distrust of KashgharTs. Failing in his negotiations, he scoured and pillaged the country round the fort, and when a few days later the Khan arrived, his men took what Haidar's had left.
Sa'ld Khan is recorded to have besieged the fort for three months, but nothing serious seems to have been attempted since no mention of fighting is made, none of assault or sally, and towards the end of the winter he was waited on by those who had invited his presence, with apology for not having admitted him into the fort, which they said they would have done but for the arrival of Hind-al Mirza. To this the Khan replied that for him to oppose Babur Padshah was impossible; he reminded the chiefs that he was there by request, that it would be as hurtful for the Padshah as for himself to have the Auzbeg in Badakhshan and, finally,-he gave it as his opinion that, as matters stood, every man should go home. His view of the general duty may include that of Badakhshl auxiliaries such as Sultan Wais of Kul-ab who had reinforced the garrison. So saying, he himself set out for Kashghar, and at the beginning of Spring reached Yarkand.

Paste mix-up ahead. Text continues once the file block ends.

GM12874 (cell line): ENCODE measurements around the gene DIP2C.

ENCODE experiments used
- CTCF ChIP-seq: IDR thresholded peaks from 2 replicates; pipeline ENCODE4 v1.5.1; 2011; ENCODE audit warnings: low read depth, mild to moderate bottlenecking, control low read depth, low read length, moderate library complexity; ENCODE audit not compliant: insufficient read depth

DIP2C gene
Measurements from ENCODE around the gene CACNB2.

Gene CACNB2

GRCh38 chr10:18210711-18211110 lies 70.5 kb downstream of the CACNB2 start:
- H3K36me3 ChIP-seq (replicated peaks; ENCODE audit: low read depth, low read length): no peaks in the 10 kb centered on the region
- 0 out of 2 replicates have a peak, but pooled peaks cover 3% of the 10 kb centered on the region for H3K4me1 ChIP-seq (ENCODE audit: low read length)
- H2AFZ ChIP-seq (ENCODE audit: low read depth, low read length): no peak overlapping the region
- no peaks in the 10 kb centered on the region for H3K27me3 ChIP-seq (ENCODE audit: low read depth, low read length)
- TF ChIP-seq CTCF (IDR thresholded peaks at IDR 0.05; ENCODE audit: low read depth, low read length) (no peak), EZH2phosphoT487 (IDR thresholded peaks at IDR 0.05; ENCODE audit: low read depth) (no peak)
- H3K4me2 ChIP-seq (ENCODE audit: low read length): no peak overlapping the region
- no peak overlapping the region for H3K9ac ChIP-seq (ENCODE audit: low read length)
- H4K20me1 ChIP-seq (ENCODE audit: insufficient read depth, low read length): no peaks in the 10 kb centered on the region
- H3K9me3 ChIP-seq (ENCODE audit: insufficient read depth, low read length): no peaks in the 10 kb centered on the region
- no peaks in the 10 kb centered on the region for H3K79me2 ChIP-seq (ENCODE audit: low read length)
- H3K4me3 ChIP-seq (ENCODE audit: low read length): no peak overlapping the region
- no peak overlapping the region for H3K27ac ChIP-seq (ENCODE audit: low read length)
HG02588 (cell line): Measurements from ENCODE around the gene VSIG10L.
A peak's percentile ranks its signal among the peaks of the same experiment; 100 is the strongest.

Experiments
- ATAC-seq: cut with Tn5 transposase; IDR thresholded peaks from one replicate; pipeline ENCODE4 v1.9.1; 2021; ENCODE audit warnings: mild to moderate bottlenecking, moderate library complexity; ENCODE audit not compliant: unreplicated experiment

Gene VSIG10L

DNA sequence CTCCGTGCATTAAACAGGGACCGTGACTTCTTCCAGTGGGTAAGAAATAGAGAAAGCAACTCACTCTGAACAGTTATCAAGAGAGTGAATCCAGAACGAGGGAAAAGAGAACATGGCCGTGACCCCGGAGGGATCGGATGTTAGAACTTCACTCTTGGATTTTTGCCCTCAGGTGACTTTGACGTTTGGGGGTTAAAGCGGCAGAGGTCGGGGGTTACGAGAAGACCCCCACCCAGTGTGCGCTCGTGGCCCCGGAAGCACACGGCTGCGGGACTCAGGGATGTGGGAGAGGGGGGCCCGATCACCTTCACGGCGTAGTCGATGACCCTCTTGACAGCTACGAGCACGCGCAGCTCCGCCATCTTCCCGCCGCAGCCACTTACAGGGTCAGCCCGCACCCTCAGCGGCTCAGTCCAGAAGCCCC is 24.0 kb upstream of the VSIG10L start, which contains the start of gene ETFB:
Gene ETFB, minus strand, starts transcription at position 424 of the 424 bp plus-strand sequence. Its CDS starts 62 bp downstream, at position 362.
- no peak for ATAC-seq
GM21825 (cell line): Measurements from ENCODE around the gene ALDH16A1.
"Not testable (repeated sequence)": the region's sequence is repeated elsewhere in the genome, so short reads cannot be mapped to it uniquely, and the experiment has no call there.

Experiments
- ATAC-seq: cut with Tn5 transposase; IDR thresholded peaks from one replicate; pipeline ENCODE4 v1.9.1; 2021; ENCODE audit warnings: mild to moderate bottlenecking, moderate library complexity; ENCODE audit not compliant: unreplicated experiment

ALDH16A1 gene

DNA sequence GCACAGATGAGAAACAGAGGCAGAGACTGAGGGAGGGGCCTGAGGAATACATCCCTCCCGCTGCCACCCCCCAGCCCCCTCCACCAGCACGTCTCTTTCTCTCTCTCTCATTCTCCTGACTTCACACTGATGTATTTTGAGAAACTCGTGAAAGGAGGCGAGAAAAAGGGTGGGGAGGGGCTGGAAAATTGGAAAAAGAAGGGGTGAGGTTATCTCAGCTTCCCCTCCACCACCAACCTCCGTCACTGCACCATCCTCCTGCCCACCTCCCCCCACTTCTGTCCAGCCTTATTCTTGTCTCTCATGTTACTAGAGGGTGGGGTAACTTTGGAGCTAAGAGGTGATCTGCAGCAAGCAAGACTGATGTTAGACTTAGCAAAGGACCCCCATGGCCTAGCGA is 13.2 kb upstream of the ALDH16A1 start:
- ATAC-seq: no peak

b. Hu7>!aj'un's further action.
Humayun will have reached Kabul before Zu'1-hijja ioth 935 AH. (Aug. 26th 1529 AD.) because it is on record that he met Kamran on the Kabul 'Id-gah, and both will have been there to keep the 'Idu'l-kablr, the Great Festival of Gifts, which is held on that day. Kamran had come from Qandahar, whether to keep the Feast, or because he had heard of Humayun's intended movement from Badakhshan, or because changes were foreseen and he coveted Kabul, as the Babur-nama and later records allow to be inferred. He asked Humayun, says Abu'1-fazl, why he was there and was told of his brother's impending journey to Agra under overwhelming desire to see their Father.1 Presumably the two Mlrzas discussed the position in which Badakhshan had been left; in the end Hind-al was sent to Qila'-i-zafar, notwithstanding that he was under orders for Hindustan.
Humayun may have stayed some weeks in Kabul, how many those familiar with the seasons and the routes between Yarkand
* Abu'l-fazl's record of Humayun's sayings and minor doings at this early date in his career, can hardly be anything more accurate than family-tradition.